Contraceptives for Anyone: FDA approves first OTC Birth Control Pill

By: Tracy Beanz & Michelle Edwards

July 18, 2023

The U.S. Food and Drug Administration (FDA) approved today the nation’s first over-the-counter (OTC) birth control pill. Called Opill and manufactured by Dublin-based Perrigo, the OTC contraceptive will be available online and at pharmacies, convenience stores, and grocery stores without a prescription sometime during the first quarter of 2024. The action is a victory for the movement “Free the Pill,” which states that barriers to birth control “are deeply rooted in systemic racism and other forms of discrimination and oppression.”

Free the Pill’s left-wing Environmental, Social, and Governance (ESG) way of thinking aligns well with Opill manufacturer Perrigo, which pushes the same propaganda and has formally adopted the UN’s 17 Sustainable Development Goals (SDGs), noting they’re a natural fit with the company’s business model. Perrigo has committed to net-zero carbon emissions by 2040 and is actively “disclosing and partnering” with Walmart on its Project Gigaton initiative.

Project Gigaton, which is aligned with the Paris Agreement’s original 2-degree Celsius global warming scenario, was created by Walmart in 2017 to engage product supply chains in reducing greenhouse gases. Likewise, selling its birth control pill at every convenience store without a doctor’s appointment or prescription will surely be a plus to its sustainable goals strategies. After all, though not expressed openly, finding ways to reduce the global population—and women not having children will support that goal—is a large part of the Great Reset ushered in by the COVID-19 pandemic and promoted by the growing climate change narrative.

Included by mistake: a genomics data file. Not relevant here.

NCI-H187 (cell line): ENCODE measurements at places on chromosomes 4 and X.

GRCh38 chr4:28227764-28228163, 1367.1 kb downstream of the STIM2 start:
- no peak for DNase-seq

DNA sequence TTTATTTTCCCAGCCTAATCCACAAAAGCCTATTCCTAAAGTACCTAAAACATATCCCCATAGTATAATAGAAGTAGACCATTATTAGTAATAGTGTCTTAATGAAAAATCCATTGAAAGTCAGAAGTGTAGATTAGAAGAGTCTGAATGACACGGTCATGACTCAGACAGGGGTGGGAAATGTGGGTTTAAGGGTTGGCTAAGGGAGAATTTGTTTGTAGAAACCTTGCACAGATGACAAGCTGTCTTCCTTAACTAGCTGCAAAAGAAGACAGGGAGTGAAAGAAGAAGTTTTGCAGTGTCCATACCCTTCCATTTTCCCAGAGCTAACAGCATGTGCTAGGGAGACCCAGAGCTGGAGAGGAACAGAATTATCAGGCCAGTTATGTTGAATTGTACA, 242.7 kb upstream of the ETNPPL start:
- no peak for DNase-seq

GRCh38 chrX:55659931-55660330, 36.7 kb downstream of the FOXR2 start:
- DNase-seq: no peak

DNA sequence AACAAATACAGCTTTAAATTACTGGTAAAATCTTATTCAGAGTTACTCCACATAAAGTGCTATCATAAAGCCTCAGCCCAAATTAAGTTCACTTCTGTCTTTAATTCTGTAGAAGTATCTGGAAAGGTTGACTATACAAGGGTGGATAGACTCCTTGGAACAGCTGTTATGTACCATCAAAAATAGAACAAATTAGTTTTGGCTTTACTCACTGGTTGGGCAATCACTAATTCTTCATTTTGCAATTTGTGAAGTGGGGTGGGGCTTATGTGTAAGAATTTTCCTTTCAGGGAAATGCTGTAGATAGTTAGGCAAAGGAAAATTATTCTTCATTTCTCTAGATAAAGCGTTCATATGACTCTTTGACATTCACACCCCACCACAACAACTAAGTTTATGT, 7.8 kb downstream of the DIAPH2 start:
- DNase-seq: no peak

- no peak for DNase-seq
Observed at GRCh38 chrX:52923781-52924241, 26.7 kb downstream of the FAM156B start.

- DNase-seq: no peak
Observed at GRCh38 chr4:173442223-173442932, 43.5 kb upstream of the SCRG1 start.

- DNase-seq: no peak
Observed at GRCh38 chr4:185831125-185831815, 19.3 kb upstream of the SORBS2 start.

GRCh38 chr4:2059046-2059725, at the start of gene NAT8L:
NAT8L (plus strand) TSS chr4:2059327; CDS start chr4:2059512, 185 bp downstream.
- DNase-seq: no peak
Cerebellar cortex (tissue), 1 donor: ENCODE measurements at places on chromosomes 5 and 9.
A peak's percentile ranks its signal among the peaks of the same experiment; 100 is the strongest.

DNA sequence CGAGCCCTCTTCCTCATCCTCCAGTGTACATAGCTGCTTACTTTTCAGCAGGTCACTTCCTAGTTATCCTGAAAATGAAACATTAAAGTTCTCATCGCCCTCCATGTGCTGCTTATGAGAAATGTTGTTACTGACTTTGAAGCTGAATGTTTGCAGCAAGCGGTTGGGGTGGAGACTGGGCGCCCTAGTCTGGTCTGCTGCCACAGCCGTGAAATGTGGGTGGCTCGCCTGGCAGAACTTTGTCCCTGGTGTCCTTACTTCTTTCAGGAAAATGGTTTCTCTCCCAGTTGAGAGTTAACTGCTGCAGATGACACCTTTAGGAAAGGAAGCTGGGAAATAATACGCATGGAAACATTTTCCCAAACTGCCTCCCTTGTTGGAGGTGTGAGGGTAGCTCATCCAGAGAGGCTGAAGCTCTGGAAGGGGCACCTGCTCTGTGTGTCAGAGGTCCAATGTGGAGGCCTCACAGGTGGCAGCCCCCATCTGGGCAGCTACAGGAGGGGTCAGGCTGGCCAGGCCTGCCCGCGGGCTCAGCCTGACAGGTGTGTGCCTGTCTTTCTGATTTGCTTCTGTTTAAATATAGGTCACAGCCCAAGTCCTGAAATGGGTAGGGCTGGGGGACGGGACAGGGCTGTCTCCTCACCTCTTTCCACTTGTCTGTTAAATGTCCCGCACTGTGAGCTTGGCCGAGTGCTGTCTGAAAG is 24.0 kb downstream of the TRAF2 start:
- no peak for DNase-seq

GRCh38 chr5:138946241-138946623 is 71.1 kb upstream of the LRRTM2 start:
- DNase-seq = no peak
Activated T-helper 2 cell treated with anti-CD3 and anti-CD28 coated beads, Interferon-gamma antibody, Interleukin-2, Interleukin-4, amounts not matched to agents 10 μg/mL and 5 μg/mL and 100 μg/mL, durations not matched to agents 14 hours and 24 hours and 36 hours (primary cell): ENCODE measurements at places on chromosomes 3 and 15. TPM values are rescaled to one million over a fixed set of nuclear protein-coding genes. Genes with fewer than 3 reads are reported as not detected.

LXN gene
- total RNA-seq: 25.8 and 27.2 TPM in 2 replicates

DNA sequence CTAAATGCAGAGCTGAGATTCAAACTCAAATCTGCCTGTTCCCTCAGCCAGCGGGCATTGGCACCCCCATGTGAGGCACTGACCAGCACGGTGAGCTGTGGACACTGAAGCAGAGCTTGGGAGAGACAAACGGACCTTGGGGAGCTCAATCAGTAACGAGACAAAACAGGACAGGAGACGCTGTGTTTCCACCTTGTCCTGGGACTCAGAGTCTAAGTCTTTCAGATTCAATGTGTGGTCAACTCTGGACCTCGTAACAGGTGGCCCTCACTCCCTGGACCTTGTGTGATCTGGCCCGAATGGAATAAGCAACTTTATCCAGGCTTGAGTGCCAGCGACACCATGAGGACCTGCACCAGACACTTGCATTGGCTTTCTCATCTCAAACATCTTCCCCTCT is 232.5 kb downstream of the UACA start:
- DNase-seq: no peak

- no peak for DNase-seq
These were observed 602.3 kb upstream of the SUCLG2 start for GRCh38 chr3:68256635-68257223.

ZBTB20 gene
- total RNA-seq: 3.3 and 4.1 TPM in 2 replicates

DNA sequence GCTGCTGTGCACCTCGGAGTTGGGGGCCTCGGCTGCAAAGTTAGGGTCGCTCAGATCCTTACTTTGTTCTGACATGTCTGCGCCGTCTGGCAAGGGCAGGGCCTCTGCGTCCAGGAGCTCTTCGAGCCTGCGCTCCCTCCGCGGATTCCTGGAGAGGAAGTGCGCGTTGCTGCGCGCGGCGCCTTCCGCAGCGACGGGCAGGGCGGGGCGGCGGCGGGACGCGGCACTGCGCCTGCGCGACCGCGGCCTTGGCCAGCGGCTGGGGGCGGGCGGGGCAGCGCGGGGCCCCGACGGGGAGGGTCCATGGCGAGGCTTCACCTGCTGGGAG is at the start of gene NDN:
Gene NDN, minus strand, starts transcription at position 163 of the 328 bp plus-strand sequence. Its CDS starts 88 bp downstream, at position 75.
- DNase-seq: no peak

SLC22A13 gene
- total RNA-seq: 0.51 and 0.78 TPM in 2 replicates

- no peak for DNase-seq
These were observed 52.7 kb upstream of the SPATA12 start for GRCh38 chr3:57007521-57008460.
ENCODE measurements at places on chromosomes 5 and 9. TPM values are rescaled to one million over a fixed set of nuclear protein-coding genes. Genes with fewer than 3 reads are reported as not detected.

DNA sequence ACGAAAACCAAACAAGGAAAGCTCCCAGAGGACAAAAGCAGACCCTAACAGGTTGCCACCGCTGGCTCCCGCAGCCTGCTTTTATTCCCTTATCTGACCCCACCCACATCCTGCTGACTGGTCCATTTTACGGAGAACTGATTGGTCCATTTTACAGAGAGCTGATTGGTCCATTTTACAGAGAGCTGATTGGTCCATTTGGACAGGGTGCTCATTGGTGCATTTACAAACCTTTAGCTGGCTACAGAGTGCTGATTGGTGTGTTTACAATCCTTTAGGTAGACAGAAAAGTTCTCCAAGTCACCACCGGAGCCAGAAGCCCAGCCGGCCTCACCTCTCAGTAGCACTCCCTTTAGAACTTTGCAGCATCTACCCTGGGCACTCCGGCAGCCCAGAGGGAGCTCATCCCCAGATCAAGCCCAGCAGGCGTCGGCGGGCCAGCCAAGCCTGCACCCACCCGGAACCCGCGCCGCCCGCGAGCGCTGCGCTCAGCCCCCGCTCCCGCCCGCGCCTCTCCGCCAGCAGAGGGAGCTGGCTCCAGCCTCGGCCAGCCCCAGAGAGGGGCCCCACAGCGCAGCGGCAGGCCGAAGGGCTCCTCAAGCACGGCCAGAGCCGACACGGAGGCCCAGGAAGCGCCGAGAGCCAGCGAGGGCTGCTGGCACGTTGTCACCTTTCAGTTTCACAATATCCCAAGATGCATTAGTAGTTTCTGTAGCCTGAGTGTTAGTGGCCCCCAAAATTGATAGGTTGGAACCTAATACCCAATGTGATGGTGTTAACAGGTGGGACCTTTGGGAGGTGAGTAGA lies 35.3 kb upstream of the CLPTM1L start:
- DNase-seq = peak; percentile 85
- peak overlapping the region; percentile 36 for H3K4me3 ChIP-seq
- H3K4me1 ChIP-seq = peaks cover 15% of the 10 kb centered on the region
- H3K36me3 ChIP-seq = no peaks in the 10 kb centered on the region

In a July 13, 2023, press release announcing its approval of OTC Opill, the FDAstated that the medication “may reduce barriers” to birth control availability by allowing “individuals” (not women) to obtain an oral contraceptive without first seeing a health care provider. The corrupt agency tasked with protecting public health by regulating human and veterinary drugs, vaccines, and other biological products remarked in its statement that nearly half of the 6.1 million pregnancies in the U.S. each year are unintentional. The FDA states that Opill “may help reduce the number of unintended pregnancies and their potential negative impacts.” Patrizia Cavazzoni, M.D., director of the FDA’s Center for Drug Evaluation and Research, remarked:

“Today’s approval marks the first time a nonprescription daily oral contraceptive will be an available option for millions of people in the United States. When used as directed, daily oral contraception is safe and is expected to be more effective than currently available non-prescription contraceptive methods in preventing unintended pregnancy.”